Cart (Loading....) | Create Account
Close category search window
 

Separating and Detecting Escherichia Coli in a Microfluidic Channel for Urinary Tract Infection Applications

Sign In

Cookies must be enabled to login.After enabling cookies , please use refresh or reload or ctrl+f5 on the browser for the login options.

Formats Non-Member Member
$31 $13
Learn how you can qualify for the best price for this item!
Become an IEEE Member or Subscribe to
IEEE Xplore for exclusive pricing!
close button

puzzle piece

IEEE membership options for an individual and IEEE Xplore subscriptions for an organization offer the most affordable access to essential journal articles, conference papers, standards, eBooks, and eLearning courses.

Learn more about:

IEEE membership

IEEE Xplore subscriptions

3 Author(s)
Yongmo Yang ; Arizona State Univ., Tempe, AZ, USA ; Sangpyeong Kim ; Junseok Chae

We report a lab-on-a-chip (LOC) that can separate and detect Escherichia coli (E. coli) in simulated urine samples for urinary tract infection (UTI) applications. The LOC consists of two (concentration and sensing) chambers connected in series and an integrated impedance detector. The two-chamber approach is designed to reduce the nonspecific absorption of a protein, e.g., albumin, that potentially coexists with E. coli in urine. We directly separate E. coli K-12 from cocktail urine in a concentration chamber containing microsized magnetic beads conjugated with anti-E. coli antibody. The immobilized E. coli is transferred to a sensing chamber for the impedance measurement. The measurement at the concentration chamber suffers from nonspecific absorption of albumin on the gold electrode, which may lead to false-positive response. By contrast, the measured impedance at the sensing chamber shows a ~ 60-kΩ impedance change. This is a clear distinction between 6.4 × 104 and 6.4 × 105 CFU/mL, covering the threshold of UTI (105 CFU/mL). The sensitivity of the LOC in detecting E. coli is characterized to be at least 3.4 × 104 CFU/mL. We also characterized the LOC for different age groups and white blood cell spiked samples. These preliminary data show promising potential for application in portable LOC devices for UTI detection.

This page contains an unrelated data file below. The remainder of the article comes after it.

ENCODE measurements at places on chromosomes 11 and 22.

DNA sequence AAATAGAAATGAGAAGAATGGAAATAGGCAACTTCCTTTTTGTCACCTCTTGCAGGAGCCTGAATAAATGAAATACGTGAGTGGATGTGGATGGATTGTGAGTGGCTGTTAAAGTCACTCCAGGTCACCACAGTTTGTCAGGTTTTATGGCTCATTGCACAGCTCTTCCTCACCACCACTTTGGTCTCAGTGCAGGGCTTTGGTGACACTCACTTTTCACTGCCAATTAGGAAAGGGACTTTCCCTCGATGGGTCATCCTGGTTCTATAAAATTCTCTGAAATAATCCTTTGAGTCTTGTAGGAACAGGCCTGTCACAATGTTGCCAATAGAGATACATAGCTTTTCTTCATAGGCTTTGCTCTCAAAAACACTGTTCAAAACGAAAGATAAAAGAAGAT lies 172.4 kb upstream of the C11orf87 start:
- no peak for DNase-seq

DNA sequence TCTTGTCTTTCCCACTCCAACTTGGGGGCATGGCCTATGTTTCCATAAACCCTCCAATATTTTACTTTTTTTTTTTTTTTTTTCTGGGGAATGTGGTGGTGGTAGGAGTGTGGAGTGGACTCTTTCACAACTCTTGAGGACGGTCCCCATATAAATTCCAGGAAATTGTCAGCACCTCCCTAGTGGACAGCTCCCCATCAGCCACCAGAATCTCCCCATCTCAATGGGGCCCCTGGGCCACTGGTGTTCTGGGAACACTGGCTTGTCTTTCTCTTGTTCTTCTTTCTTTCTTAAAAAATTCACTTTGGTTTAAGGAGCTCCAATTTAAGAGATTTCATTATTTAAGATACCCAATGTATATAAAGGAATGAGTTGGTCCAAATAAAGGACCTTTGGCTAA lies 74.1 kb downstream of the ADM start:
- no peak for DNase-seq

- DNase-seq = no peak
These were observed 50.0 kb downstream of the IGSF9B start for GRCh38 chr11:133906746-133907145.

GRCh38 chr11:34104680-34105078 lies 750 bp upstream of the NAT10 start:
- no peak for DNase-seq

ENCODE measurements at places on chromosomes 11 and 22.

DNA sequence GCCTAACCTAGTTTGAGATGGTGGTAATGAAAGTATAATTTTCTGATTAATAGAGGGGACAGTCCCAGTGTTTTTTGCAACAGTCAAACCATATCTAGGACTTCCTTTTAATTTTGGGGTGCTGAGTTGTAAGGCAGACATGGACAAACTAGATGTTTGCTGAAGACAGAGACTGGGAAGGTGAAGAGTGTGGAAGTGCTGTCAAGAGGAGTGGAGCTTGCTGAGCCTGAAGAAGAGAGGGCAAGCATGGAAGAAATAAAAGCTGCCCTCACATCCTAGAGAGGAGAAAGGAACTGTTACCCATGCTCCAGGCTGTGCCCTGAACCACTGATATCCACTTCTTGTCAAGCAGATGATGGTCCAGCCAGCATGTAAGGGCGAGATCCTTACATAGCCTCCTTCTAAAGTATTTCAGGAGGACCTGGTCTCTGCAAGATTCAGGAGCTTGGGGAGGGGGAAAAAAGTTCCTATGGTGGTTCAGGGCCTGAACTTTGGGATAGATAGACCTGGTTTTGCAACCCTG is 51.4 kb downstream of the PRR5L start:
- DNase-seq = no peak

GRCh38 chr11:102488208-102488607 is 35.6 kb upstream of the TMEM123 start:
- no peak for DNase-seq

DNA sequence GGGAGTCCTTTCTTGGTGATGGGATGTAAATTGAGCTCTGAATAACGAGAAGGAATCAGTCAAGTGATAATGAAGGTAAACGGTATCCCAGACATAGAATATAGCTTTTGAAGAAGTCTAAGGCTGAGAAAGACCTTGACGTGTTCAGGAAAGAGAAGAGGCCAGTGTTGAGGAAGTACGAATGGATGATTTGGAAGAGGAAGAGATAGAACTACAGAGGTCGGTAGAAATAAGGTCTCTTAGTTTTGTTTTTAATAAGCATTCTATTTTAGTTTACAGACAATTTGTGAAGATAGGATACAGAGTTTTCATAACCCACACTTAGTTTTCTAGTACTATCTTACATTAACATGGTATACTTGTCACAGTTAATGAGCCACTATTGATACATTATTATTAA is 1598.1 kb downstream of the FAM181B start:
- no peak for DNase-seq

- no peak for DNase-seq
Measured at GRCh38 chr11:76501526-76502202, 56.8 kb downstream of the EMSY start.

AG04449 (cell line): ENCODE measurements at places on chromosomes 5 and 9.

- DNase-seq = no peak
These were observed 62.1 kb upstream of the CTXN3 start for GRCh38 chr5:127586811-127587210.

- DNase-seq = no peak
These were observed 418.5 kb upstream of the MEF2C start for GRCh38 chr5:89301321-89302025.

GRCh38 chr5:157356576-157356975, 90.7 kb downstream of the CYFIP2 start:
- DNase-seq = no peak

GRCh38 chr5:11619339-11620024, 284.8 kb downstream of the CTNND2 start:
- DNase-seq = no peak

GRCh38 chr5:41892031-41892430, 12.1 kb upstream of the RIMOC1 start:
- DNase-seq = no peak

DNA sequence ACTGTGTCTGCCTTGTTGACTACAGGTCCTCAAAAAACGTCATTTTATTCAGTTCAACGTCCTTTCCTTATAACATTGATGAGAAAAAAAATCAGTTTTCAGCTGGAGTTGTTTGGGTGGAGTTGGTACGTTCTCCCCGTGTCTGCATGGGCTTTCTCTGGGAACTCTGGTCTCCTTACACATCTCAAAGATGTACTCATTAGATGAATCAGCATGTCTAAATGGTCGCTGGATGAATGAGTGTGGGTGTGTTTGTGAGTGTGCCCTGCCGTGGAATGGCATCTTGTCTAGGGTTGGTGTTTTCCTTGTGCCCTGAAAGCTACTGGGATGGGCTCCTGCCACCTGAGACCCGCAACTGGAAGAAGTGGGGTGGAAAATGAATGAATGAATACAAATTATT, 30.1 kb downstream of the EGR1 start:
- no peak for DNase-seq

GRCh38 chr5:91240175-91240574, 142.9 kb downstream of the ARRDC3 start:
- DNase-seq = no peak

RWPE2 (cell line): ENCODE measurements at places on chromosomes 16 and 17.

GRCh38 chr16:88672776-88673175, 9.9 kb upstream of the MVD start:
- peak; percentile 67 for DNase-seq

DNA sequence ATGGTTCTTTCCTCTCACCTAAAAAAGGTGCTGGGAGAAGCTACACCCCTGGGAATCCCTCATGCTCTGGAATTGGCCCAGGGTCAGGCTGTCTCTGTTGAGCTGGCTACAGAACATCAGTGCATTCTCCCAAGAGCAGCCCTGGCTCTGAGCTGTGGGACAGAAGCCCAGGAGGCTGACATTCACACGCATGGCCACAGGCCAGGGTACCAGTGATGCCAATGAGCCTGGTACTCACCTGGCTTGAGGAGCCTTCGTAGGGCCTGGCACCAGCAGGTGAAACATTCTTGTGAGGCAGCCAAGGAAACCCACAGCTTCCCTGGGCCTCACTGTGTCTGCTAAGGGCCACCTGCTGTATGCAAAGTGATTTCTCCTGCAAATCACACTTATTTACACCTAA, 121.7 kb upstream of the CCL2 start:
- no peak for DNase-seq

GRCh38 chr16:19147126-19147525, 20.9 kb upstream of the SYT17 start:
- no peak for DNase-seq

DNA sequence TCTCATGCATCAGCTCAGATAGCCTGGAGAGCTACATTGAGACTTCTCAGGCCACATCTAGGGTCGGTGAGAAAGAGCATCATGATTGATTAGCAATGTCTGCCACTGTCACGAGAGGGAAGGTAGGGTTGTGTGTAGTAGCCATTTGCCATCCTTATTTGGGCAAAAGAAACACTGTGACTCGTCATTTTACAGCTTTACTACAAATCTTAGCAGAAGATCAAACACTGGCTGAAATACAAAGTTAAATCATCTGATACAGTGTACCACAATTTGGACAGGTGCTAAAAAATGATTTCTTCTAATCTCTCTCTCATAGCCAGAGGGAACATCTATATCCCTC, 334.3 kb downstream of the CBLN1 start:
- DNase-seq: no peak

Published in:

Microelectromechanical Systems, Journal of  (Volume:20 ,  Issue: 4 )

Date of Publication:

Aug. 2011

Need Help?


IEEE Advancing Technology for Humanity About IEEE Xplore | Contact | Help | Terms of Use | Nondiscrimination Policy | Site Map | Privacy & Opting Out of Cookies

A not-for-profit organization, IEEE is the world's largest professional association for the advancement of technology.
© Copyright 2014 IEEE - All rights reserved. Use of this web site signifies your agreement to the terms and conditions.